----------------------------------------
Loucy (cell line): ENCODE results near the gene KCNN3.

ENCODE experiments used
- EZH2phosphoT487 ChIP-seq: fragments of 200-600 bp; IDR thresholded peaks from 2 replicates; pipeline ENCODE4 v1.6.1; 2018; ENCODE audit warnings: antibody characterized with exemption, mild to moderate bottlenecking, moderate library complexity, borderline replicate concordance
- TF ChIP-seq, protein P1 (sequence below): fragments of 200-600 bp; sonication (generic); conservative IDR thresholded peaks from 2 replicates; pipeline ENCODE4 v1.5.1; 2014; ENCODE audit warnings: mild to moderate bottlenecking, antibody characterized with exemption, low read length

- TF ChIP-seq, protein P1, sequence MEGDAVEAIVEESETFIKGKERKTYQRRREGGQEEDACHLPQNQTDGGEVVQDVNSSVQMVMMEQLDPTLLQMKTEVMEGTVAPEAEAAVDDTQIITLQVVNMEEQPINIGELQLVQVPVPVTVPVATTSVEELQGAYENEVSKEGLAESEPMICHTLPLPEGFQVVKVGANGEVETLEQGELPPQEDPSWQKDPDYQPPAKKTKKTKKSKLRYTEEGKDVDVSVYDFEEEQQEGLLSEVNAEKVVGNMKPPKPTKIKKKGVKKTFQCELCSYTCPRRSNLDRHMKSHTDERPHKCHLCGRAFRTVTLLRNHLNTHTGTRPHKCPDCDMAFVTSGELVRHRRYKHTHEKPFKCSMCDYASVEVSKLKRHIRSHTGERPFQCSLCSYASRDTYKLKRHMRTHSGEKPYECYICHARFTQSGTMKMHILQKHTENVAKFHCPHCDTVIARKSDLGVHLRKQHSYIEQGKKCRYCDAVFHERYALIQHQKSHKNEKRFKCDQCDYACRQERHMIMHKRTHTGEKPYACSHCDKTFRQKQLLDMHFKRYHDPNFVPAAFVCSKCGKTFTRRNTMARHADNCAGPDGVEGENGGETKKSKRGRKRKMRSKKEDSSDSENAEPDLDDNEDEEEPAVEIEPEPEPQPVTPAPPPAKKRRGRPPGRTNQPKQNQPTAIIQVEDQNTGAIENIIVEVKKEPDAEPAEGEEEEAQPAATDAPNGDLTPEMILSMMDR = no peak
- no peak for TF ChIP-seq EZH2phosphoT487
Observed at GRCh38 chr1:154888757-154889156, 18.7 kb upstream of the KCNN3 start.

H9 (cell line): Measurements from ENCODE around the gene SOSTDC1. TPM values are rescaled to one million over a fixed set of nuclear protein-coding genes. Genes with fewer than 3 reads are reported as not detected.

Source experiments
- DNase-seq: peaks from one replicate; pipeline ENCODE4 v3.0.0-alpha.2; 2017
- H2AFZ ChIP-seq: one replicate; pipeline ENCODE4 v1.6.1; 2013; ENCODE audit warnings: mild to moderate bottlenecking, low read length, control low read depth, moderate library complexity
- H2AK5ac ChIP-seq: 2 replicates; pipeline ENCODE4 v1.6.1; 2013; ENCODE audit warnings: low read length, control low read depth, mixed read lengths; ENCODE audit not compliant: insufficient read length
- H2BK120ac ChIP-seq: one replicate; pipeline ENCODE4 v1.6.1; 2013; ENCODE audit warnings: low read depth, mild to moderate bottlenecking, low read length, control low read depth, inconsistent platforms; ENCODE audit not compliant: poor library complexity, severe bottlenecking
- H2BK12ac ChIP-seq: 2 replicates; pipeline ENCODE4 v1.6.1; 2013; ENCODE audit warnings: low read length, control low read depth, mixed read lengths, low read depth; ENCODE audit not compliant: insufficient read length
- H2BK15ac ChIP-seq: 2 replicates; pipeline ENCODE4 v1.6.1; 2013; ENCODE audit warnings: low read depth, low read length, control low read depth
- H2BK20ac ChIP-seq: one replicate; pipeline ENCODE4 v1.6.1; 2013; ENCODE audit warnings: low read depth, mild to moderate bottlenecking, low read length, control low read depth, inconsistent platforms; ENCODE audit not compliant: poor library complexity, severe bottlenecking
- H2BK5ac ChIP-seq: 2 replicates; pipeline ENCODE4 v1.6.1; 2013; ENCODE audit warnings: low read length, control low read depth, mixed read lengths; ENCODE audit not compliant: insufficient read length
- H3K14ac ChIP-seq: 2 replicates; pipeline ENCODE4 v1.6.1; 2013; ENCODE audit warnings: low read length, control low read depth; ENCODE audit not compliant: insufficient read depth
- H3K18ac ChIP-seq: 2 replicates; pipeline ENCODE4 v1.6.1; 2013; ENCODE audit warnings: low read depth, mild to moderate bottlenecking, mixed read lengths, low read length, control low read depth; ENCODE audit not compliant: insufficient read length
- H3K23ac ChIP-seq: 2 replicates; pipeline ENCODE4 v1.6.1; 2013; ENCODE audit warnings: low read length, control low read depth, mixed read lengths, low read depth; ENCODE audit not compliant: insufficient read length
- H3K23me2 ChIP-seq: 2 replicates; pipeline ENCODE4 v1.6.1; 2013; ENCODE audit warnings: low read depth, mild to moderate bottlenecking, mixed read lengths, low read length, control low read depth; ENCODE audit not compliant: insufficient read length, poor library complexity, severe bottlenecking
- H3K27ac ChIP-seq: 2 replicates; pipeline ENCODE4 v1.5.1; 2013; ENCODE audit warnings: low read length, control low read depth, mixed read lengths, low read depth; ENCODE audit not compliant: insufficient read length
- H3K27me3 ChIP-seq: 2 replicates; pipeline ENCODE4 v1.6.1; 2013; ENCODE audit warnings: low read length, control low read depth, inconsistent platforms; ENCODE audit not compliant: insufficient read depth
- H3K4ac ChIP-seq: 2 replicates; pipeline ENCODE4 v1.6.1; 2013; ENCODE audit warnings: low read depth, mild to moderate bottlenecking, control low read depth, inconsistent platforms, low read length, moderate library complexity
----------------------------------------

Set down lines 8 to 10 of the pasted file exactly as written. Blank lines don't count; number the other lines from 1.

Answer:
H9 (cell line): Measurements from ENCODE around the gene SOSTDC1. TPM values are rescaled to one million over a fixed set of nuclear protein-coding genes. Genes with fewer than 3 reads are reported as not detected.

Source experiments
- DNase-seq: peaks from one replicate; pipeline ENCODE4 v3.0.0-alpha.2; 2017